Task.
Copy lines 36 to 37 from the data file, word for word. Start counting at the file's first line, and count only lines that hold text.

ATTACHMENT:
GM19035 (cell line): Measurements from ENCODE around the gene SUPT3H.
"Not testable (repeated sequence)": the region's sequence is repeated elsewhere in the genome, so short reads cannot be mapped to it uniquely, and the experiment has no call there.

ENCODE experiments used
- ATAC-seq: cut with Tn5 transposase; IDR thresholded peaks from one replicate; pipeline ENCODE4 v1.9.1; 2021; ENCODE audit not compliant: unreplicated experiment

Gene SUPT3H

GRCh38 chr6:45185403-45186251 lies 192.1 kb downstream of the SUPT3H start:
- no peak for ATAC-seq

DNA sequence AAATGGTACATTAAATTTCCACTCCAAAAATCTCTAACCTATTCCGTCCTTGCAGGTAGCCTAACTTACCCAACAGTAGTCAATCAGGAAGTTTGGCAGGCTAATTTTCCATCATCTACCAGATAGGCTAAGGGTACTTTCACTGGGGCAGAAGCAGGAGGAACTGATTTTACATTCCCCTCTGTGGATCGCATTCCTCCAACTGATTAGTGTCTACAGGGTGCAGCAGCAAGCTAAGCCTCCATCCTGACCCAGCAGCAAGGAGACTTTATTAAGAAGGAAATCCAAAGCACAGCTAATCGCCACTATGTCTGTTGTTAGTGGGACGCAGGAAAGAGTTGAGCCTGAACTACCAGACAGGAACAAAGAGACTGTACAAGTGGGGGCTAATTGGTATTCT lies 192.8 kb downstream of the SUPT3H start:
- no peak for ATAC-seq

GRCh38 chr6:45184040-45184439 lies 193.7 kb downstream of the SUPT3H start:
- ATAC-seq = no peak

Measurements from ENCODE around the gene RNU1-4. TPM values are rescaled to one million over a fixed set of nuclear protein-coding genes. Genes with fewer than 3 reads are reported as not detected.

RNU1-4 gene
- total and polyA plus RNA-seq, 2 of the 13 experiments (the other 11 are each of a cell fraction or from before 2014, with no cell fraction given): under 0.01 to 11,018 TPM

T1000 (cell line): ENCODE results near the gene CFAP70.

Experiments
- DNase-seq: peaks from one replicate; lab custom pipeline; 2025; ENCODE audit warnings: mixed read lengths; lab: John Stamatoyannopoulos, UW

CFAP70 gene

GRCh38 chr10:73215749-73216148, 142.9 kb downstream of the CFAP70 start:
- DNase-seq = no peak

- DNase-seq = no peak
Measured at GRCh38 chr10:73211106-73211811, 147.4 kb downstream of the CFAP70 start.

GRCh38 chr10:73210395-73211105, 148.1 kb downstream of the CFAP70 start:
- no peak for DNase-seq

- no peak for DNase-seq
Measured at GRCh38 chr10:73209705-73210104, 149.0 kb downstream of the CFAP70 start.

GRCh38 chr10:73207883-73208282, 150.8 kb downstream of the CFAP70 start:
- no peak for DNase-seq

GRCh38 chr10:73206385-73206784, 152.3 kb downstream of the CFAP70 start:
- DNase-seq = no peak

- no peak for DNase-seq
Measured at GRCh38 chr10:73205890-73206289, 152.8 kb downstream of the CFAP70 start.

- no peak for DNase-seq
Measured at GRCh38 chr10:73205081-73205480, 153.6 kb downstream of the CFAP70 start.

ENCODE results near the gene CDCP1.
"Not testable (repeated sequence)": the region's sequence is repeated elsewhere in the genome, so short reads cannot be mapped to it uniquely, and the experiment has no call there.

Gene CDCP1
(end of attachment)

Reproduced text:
"Not testable (repeated sequence)": the region's sequence is repeated elsewhere in the genome, so short reads cannot be mapped to it uniquely, and the experiment has no call there.

Gene CDCP1